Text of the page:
Democratic presidential candidates Martin O’Malley and Sen. Bernie Sanders, Ind-Vt., both condemned government plans to deport illegal immigrants back to Central America. The order, which will be carried out by the Department of Homeland Security, will target families that have been given instructions to leave the country but have not yet left, the Hill reported Thursday
“I am very disturbed by reports that the government may commence raids to deport families who have fled here to escape violence in Central America," Sanders said in a statement Thursday. "As we spend time with our families this holiday season, we who are parents should ask ourselves what we would do if our children faced the danger and violence these children do? How far would we go to protect them?"
In a similar statement, former Maryland Governor O’Malley said such action is "completely at odds with our character as a nation," adding, "We must put an end to these mindless deportations."
.@DHSgov holiday plans for raids to round up/deport Central American refugees fleeing death are wrong. We are a better nation than this.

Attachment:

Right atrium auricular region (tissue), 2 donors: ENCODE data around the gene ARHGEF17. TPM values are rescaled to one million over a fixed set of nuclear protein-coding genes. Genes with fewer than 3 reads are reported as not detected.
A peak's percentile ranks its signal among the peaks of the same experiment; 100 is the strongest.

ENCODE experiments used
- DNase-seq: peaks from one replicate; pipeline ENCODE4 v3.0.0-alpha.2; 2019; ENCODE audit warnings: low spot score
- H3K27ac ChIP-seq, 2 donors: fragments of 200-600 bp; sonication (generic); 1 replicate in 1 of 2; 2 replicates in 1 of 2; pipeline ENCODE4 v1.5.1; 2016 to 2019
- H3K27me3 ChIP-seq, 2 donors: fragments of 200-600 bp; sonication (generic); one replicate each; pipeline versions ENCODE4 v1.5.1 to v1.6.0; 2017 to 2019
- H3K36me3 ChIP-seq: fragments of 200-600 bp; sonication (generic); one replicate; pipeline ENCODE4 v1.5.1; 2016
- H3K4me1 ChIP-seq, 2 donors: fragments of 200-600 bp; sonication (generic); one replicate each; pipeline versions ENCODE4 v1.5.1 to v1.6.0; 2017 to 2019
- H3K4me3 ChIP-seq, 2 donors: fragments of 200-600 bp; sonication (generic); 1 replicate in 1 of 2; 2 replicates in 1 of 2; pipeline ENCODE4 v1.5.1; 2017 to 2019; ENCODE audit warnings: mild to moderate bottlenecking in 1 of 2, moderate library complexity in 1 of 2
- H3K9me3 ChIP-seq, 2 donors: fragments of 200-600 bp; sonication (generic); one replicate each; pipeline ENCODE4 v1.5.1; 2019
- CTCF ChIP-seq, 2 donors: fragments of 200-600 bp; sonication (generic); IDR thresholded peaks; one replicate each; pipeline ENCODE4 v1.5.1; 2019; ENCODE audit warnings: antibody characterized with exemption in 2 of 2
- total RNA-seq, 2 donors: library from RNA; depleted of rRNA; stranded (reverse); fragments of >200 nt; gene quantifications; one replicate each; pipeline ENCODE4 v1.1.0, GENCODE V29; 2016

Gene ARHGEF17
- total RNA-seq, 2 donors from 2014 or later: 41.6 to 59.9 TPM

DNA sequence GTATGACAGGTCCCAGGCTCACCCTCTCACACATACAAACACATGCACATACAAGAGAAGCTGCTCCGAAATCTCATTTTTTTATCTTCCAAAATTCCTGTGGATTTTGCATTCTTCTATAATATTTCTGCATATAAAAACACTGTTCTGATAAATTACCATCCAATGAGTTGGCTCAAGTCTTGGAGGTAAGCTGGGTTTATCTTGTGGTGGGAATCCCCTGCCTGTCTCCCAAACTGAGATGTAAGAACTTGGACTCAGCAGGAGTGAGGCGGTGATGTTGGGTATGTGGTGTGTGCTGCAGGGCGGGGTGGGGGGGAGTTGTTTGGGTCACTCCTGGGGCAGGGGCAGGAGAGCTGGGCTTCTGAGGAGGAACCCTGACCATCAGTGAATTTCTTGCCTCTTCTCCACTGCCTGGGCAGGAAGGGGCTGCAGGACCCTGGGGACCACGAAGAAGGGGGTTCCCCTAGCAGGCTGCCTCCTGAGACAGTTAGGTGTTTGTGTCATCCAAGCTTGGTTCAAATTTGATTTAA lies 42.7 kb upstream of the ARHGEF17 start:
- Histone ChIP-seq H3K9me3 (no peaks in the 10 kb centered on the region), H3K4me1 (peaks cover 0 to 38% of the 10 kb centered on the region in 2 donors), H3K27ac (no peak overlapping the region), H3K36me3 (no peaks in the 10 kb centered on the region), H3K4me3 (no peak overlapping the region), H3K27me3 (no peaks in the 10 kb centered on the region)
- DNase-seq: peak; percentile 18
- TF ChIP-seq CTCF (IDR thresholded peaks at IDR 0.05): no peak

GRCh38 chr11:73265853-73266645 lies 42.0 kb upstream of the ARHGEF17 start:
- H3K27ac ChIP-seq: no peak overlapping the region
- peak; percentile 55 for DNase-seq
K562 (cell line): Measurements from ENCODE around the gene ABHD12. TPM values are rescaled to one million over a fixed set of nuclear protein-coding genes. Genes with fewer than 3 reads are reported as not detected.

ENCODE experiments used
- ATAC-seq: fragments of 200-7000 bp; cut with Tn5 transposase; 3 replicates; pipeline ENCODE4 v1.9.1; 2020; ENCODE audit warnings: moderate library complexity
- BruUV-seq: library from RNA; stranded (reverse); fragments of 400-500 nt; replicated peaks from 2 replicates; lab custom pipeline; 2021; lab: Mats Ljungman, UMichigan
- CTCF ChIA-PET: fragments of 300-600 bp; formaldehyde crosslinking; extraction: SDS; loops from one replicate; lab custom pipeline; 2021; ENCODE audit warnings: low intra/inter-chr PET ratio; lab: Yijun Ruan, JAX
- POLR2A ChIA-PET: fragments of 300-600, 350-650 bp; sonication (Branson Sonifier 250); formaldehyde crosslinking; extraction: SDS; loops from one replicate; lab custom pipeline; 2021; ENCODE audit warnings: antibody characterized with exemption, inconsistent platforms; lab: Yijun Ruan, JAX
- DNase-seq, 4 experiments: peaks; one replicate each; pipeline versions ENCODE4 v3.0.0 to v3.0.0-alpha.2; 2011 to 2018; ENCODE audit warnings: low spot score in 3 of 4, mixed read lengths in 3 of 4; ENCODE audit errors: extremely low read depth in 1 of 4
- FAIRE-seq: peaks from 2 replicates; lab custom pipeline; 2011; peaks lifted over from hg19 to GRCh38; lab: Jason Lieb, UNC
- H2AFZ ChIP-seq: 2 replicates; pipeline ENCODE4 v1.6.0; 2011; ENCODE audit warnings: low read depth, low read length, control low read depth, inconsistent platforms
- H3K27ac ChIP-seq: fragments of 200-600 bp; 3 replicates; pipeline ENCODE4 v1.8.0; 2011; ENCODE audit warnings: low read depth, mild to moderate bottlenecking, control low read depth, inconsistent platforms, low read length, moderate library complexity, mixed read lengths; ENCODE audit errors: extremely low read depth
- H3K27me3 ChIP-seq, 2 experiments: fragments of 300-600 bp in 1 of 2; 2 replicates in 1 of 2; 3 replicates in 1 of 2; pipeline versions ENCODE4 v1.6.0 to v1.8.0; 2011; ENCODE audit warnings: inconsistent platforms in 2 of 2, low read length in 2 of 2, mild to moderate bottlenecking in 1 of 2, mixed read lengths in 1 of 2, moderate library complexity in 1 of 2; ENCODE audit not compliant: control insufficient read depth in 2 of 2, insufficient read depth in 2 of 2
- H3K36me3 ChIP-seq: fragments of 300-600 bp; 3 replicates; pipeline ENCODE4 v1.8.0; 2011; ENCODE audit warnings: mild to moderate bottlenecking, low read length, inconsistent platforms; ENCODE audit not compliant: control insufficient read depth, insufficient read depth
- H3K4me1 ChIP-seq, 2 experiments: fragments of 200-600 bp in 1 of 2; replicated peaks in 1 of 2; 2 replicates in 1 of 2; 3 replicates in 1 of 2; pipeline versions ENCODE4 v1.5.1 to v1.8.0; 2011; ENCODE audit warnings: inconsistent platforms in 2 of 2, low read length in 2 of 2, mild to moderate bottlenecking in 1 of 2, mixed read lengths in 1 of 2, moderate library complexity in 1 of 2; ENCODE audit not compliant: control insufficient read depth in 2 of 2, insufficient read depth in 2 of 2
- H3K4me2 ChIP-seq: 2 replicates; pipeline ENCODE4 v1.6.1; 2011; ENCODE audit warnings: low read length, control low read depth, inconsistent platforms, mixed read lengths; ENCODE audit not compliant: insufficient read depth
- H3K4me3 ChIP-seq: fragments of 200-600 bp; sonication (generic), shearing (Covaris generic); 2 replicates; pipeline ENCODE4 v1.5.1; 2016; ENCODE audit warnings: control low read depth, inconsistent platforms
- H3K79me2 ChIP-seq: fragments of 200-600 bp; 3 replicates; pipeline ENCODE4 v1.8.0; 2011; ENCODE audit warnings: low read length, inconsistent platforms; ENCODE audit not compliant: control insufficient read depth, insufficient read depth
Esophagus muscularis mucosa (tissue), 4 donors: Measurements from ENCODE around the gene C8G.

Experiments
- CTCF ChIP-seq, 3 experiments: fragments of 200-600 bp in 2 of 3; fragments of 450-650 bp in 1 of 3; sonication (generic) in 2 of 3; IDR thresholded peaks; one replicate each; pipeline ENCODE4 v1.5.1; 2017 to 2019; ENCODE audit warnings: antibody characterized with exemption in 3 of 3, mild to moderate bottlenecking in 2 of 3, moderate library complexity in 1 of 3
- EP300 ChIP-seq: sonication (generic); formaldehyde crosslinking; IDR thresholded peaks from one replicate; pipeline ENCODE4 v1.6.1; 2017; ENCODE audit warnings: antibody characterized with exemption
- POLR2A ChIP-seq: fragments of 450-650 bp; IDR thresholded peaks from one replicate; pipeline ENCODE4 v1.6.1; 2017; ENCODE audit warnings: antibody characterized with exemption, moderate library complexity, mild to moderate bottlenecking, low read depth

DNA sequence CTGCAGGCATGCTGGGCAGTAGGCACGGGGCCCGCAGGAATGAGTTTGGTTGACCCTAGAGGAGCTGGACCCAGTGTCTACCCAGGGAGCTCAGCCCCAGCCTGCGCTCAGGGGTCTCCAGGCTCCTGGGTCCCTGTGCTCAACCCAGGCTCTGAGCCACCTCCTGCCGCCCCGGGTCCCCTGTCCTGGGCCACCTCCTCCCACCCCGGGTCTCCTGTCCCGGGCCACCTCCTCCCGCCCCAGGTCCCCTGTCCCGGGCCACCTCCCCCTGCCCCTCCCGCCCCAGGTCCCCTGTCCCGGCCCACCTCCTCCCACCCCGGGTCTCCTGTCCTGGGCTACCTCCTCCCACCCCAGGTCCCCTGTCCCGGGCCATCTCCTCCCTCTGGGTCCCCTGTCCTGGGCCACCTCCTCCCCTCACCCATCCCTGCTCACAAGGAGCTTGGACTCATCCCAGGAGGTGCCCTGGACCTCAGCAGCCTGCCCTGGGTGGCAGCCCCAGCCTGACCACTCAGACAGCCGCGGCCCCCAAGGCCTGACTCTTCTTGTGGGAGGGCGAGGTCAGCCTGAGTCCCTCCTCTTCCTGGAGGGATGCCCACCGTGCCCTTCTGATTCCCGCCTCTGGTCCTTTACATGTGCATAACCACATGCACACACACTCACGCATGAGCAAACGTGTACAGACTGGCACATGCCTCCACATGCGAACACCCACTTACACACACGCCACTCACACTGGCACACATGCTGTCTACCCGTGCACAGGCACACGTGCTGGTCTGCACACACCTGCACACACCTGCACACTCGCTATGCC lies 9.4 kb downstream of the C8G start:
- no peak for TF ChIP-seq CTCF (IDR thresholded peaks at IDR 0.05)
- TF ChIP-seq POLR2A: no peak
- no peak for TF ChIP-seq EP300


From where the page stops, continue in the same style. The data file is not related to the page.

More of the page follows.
— Martin O'Malley (@MartinOMalley) December 24, 2015
The move comes as drought and a record number of homicides in El Salvador pushed migrants across the southern U.S. border in record numbers. More than 12,000 people traveling in family units were apprehended at the border in October and November, up from 4,500 in the same months last year, the Wall Street Journal reported. The number of unaccompanied children detained during that time exceeded 10,000, double 2014’s figures.
An official inside the government said the goal of the deportation raids is “to send the message to would-be crossers that they won't be allowed to remain in the U.S.,” an official who spoke with the Journal said.
"Our nation has always been a beacon of hope, a refuge for the oppressed," Sanders said in his statement. "We cannot turn our backs on that essential element of who we are as a nation. We need to take steps to protect children and families seeking refuge here, not cast them out."
Clinton's campaign did not immediately respond to emails from the Hill on the issue.